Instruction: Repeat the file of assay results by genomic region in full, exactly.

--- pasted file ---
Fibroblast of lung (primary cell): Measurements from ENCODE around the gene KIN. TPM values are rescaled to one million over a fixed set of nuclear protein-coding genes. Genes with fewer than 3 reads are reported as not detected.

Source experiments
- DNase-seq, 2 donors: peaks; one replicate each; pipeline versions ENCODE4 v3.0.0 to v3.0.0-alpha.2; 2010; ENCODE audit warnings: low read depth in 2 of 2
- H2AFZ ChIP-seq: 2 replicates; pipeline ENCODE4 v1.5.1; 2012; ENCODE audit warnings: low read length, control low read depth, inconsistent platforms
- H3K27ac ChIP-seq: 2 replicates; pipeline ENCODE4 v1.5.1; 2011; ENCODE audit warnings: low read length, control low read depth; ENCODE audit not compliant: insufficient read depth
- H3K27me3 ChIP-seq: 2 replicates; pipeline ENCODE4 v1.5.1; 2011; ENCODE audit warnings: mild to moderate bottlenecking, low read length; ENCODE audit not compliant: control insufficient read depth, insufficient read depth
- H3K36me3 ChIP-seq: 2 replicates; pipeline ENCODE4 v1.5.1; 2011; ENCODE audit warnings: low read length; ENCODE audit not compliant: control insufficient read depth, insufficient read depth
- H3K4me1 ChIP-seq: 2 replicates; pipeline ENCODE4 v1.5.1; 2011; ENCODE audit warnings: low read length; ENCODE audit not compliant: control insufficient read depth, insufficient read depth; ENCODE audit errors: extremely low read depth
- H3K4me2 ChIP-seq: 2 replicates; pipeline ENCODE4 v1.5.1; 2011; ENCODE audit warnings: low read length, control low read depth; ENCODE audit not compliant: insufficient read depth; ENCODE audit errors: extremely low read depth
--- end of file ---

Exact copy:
Fibroblast of lung (primary cell): Measurements from ENCODE around the gene KIN. TPM values are rescaled to one million over a fixed set of nuclear protein-coding genes. Genes with fewer than 3 reads are reported as not detected.

Source experiments
- DNase-seq, 2 donors: peaks; one replicate each; pipeline versions ENCODE4 v3.0.0 to v3.0.0-alpha.2; 2010; ENCODE audit warnings: low read depth in 2 of 2
- H2AFZ ChIP-seq: 2 replicates; pipeline ENCODE4 v1.5.1; 2012; ENCODE audit warnings: low read length, control low read depth, inconsistent platforms
- H3K27ac ChIP-seq: 2 replicates; pipeline ENCODE4 v1.5.1; 2011; ENCODE audit warnings: low read length, control low read depth; ENCODE audit not compliant: insufficient read depth
- H3K27me3 ChIP-seq: 2 replicates; pipeline ENCODE4 v1.5.1; 2011; ENCODE audit warnings: mild to moderate bottlenecking, low read length; ENCODE audit not compliant: control insufficient read depth, insufficient read depth
- H3K36me3 ChIP-seq: 2 replicates; pipeline ENCODE4 v1.5.1; 2011; ENCODE audit warnings: low read length; ENCODE audit not compliant: control insufficient read depth, insufficient read depth
- H3K4me1 ChIP-seq: 2 replicates; pipeline ENCODE4 v1.5.1; 2011; ENCODE audit warnings: low read length; ENCODE audit not compliant: control insufficient read depth, insufficient read depth; ENCODE audit errors: extremely low read depth
- H3K4me2 ChIP-seq: 2 replicates; pipeline ENCODE4 v1.5.1; 2011; ENCODE audit warnings: low read length, control low read depth; ENCODE audit not compliant: insufficient read depth; ENCODE audit errors: extremely low read depth